I get headaches when it’s warm.
I get headaches when it rains.
I get them in spurts. A week at a time. I went years without but now they have come back.

I wonder if it’s because I smacked my head against the tarmac that time I jumped too high and was unable to successfully navigate my way back down. My brother laughed at me, more because I was wearing my mum’s culotte suit from Jaeger, and he thought I was weird. I was 11.

I remember when I had my first ocular migraine and it went black and I fell down the stairs. My boyfriend laughed at me, thinking I was stoned. I thought I was blind.

When it came again I was on the top deck of a bus that was taking me to a modern history seminar. The bus stopped and I sat there, in darkness with my eyes open. Once the professor kept me back and asked me if I was ok and I cried. He didn’t think I was reaching my potential. He told me I could tell him if something was wrong. I thought maybe the pain came because I was so sad.

I remember the time I angled myself down onto the cold concrete outside because it was the only place that could soothe the burning that was inside my head. My cheek and arm took on the patterns of the ground. The concrete was so beautiful. The greyness a solid comfort that I wanted to hold tight to.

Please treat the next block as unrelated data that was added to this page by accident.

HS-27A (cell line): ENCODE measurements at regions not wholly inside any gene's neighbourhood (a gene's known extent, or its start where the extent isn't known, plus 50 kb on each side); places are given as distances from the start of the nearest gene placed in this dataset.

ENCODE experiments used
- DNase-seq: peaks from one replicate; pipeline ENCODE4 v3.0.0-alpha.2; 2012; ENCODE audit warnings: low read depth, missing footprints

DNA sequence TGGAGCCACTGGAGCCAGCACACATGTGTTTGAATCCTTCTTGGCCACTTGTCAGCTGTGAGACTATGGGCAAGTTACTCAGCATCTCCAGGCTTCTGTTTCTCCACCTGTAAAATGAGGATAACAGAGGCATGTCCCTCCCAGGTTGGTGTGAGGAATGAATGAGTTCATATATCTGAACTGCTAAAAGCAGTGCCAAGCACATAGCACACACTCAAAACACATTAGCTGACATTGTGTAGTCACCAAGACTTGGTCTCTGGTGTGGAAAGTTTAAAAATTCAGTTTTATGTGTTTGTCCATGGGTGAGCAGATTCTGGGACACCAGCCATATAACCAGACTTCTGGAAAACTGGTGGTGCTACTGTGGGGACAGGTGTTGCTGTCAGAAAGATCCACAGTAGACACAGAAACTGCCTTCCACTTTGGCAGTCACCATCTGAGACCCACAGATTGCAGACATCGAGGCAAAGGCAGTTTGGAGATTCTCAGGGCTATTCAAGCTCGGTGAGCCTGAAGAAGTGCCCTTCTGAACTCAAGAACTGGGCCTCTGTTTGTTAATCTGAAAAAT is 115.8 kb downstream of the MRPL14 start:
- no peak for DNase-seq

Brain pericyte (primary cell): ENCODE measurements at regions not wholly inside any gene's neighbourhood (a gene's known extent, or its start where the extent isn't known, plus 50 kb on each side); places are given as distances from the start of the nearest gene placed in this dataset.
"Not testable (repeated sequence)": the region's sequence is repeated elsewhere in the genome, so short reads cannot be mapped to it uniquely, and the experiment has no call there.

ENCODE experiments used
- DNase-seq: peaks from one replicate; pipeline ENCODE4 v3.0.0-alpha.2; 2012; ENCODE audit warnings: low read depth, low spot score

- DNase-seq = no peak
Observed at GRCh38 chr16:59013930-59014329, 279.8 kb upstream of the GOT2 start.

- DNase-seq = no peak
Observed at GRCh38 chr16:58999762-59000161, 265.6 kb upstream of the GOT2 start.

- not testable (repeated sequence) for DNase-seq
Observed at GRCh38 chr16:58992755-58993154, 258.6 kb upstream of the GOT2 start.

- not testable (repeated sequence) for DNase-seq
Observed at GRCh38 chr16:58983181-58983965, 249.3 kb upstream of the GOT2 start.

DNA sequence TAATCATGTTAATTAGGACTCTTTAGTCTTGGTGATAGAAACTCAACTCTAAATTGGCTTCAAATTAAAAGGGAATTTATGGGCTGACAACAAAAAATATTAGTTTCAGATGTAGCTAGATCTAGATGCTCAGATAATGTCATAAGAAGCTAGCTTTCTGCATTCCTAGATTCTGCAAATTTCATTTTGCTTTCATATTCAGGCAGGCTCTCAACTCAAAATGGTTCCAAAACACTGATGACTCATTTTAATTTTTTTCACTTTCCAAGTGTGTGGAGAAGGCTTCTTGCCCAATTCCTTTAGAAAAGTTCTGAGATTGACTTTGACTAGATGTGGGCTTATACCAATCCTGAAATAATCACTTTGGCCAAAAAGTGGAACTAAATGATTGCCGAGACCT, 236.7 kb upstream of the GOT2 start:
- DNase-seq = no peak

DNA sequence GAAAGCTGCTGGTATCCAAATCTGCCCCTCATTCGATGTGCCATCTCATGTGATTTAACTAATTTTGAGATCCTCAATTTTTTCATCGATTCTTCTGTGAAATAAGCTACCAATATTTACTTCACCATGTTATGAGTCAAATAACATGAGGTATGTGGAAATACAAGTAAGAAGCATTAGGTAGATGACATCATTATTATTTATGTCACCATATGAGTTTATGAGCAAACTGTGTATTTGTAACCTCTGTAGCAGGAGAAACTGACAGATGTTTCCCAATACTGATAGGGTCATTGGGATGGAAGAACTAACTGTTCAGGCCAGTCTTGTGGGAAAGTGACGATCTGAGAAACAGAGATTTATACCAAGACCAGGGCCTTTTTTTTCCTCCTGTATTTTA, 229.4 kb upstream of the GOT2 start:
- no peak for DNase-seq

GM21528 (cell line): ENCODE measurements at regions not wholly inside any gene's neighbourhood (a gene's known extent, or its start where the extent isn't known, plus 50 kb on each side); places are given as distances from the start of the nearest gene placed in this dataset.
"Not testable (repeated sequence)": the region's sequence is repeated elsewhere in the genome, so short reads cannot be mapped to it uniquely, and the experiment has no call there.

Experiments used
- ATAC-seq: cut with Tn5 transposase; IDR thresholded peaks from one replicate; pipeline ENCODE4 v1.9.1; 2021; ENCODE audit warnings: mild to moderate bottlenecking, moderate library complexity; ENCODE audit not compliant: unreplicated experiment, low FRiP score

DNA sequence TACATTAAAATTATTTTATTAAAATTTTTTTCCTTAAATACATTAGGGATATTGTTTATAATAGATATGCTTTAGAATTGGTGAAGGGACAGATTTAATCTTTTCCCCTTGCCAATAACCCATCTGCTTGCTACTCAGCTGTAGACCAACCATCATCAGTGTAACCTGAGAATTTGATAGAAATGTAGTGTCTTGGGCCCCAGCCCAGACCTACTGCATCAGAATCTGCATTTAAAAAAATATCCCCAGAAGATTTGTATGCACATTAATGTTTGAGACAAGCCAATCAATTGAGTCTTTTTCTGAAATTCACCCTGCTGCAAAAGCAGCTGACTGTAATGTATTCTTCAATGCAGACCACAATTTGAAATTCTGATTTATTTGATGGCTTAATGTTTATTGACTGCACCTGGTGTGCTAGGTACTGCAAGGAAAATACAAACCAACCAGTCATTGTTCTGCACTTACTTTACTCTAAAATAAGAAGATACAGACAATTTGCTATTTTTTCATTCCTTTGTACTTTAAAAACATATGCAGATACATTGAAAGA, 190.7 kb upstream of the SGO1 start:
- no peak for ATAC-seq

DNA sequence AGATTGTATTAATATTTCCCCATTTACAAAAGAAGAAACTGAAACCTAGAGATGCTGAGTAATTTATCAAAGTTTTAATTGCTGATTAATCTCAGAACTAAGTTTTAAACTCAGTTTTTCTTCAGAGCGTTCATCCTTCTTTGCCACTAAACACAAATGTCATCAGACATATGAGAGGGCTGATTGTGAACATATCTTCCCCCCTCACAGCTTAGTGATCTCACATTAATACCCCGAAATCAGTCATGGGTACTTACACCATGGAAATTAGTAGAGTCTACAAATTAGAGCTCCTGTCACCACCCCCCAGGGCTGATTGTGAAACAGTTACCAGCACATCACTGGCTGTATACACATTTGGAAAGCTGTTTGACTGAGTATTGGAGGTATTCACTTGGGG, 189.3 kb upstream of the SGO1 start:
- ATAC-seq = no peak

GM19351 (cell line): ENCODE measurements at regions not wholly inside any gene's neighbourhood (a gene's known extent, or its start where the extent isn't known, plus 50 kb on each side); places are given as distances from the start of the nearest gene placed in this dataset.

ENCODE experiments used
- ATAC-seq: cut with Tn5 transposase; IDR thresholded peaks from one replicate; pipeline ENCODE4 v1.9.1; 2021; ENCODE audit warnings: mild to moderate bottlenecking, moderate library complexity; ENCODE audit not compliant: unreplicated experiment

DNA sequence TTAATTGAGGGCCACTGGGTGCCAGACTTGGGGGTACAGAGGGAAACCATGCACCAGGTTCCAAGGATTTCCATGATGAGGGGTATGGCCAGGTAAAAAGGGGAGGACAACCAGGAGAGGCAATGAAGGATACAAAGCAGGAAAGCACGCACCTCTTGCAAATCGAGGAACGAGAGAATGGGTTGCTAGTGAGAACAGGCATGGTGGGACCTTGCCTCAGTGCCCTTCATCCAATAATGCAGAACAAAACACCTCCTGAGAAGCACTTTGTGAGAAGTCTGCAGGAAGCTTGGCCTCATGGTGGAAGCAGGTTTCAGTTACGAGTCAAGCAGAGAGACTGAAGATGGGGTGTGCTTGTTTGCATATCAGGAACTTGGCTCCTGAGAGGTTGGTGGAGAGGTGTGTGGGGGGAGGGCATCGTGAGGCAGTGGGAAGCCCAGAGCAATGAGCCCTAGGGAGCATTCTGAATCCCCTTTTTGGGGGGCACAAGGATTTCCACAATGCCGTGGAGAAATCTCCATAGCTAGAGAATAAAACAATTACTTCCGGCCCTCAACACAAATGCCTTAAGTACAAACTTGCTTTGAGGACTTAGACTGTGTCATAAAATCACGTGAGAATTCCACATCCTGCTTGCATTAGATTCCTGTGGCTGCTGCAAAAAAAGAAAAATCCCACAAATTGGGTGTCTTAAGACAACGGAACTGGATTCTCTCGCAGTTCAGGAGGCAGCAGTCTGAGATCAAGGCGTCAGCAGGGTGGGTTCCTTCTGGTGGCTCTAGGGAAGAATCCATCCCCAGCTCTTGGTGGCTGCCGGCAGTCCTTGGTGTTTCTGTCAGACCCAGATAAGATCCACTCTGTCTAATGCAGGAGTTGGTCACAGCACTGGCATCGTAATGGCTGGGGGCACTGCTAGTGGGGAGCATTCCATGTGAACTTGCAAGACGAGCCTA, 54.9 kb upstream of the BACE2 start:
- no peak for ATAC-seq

Now I’m older I lie in bed with the blinds closed. I put sunglasses on and pull the covers over my head and my boyfriend tries not to laugh. I try not to breathe.

It’s hard to explain. The pain that finds a crack and works its way in. A warning sometimes comes but often it’s too late. It clambers around, tearing at the layers I pack around myself. It throws the duvet off and yanks the pillows from underneath my head. It picks and peels away until its fingernails are bleeding. It gets so close and I wait for its bloated, febrile hand to plunge further inside. To take it all. And then it stops and I want to be sick.

Afterwards I feel like a child with a fever. My eyes stick together. My skin feels worn and used up. Strange old memories poke at me, like a reminder of who I am. It’s as if I’m rebuilding and must gather all the pieces I can find. Memories of being precocious and booky. The names I gave the first litter of kittens our sweet cat gave birth to under the tumble dryer – Cinders, Midnight, Echo and Claus. The story I wrote about dinosaurs. Dreams about Zola Budd. The book we made about bears.

Sometimes I crave the fizz and smack of sugary orange liquid and dream of Orangina but it’s too hard to find so I settle for Fanta. And then I wait until enough time has passed that I feel the safety of myself again. Until I can take my body back. Until I can breathe out again.